In this episode of Ask The Expert, Otto explains why you need a subwoofer, as well as exactly how to set it up – including a rather unusual industry insider tip for getting the placement just right.
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Do I need a subwoofer to go with my Dynaudio stereo speakers?
Generally speaking, you don't need a subwoofer. It really depends on your setup and what you want to do. For example, if you want to have compact speakers in a large-ish living room or you want to play loud but don't want big speakers, then you don't really have any other choice but to add a subwoofer.
Another example would be a home theater setup, where we definitely recommend using a subwoofer to play back the LFE (low-frequency effects) channel, which has a lot more dynamic range in the lower frequencies than the main channels do.
What does a subwoofer add in a stereo setup?
There are generally speaking two approaches to adding a subwoofer to a stereo system.
One of those approaches is to add the subwoofer below the frequencies that the stereo speakers themselves can play, where the subwoofer will provide those very low frequencies beyond what the stereo speakers are capable of. In this case, you align the stereo speakers and the subwoofer, so that the subwoofer only plays what the speaker doesn't play itself.
The other approach is to have the subwoofer take over part of the frequency response from the main speakers, so that you're creating a crossover between them at a somewhat higher frequency. That gives you the benefit of being able to play louder with less distortion, because you don't have as much stress on the main speakers.
The best option depends entirely on your system and the setup capabilities that you have.
What happens when you add a sub to your system?
When you add a subwoofer, a few different things happen. First of all, if the music you're listening to actually has content in the very low frequencies, then you'll be playing that back. With this kind of music, to get the right sense of that space and of that room, you really need the whole frequency range i.e the very low frequencies, which only a subwoofer can provide.
The same thing is true of high frequencies: when you're playing back a bass instrument or a kick drum or something like that, there are also higher frequencies present, which sit above the core frequencies of the instrument. That information needs to be played back to give the right sense of the instrument.
A subwoofer will provide the oposite benefit, i.e produce the low frequencies present in higher-pitched instruments. You don't get the right sense of the recording room and the listening space if you don't include those low frequencies, despite the fact that you may be listening to music which seemingly resides higher up the frequency range.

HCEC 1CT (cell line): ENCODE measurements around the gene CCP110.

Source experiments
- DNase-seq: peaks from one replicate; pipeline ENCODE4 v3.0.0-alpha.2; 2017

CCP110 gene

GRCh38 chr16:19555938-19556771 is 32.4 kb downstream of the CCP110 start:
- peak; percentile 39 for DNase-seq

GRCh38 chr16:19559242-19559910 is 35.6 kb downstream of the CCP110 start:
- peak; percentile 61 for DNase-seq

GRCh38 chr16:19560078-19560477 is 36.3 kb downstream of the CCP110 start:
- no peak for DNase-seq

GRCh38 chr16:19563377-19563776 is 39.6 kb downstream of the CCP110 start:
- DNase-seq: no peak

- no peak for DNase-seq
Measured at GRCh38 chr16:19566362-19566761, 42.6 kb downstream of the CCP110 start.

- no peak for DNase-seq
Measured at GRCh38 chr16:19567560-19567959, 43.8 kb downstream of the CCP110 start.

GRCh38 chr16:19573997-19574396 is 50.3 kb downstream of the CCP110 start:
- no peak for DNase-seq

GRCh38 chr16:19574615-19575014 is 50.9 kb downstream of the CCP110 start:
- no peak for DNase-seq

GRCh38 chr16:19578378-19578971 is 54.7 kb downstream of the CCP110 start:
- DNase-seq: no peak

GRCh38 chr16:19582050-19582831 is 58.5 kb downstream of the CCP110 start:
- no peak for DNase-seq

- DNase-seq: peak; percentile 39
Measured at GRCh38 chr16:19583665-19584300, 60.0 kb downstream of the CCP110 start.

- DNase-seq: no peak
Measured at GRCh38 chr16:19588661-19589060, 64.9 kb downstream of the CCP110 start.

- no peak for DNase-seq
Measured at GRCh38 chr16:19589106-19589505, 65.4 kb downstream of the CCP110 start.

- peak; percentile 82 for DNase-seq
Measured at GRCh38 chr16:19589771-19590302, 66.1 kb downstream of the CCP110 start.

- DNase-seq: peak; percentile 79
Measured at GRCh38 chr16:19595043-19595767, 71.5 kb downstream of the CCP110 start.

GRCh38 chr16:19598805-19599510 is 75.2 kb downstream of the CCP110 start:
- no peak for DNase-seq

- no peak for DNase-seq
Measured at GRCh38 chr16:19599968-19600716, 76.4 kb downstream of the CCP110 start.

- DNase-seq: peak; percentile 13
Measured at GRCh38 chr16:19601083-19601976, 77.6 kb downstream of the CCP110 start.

So even if you have a recording of a violin or some instrument that doesn't itself actually put out low frequencies, the spectral reproduction of that recording becomes more believable when you have the full frequency range present in the playback.
Do I need additional equipment in order to connect a subwoofer to my stereo speakers?
The best way to connect a subwoofer to the system is to use pre-outs on the amplifiers, and connect that to the subwoofer in parallel with the stereo speakers.
If we assume that you don't have a crossover in your stereo amplifier, you should set up the subwoofer so that it adds output below the capability of the stereo loudspeakers, and blends nicely together with them.
With the Sub 6, we made this very simple to do: we made presets that match each of the stereo loudspeakers that we have. The presets are not just a cutoff of frequency, they're also balanced to make a seamless transition from speaker to subwoofer by ensuring a smooth roll off between the speakers' lowest frequencies and the subwoofer's highest frequencies.
We have made these presets using our Jupiter measurement system so that they work anechoically: once you put it into your room, you will get a perfectly balanced system where all you have to do is figure out where to place it in your living room. We'll discuss that a little later.
How do I configure a subwoofer with my stereo speakers? And where should I place the subwoofer?
If you're not using measurement equipment, and you want to do configure your subwoofer by ear, the first step is to try to balance the volume level.
To do this, play some music with good, varied bass output, and try to adjust the volume of the subwoofer so that it has a similar volume output as the main speakers, and then adjust the crossover point downwards. Make sure that you don't have a gap between the subwoofer and the main speaker, so that it fills it out. On the other hand, it's also important that there's not too much of an overlap, because then you will get a peak in that overlap area.
Using your ears can be tricky, and it's a fine balance, since you don't want to have a gap, but you also don't want to notice that the subwoofer is playing – it should just be an extension of the main speaker system.
In order to find the right placement of your subwoofer, there's an old trick that that might feel silly, but it really works. Put the subwoofer in your listening position: put it literally on the sofa. And then crawl around on the floor – because this is this is where the subwoofer will actually be – to find the spot where you have the most bass output. And that's the spot where – if you reverse the two – you will also get the best output when you're back in the listening position.
It might feel weird crawling around on your floor, but trust us, it really does work for finding the optimum spot for the subwoofer.
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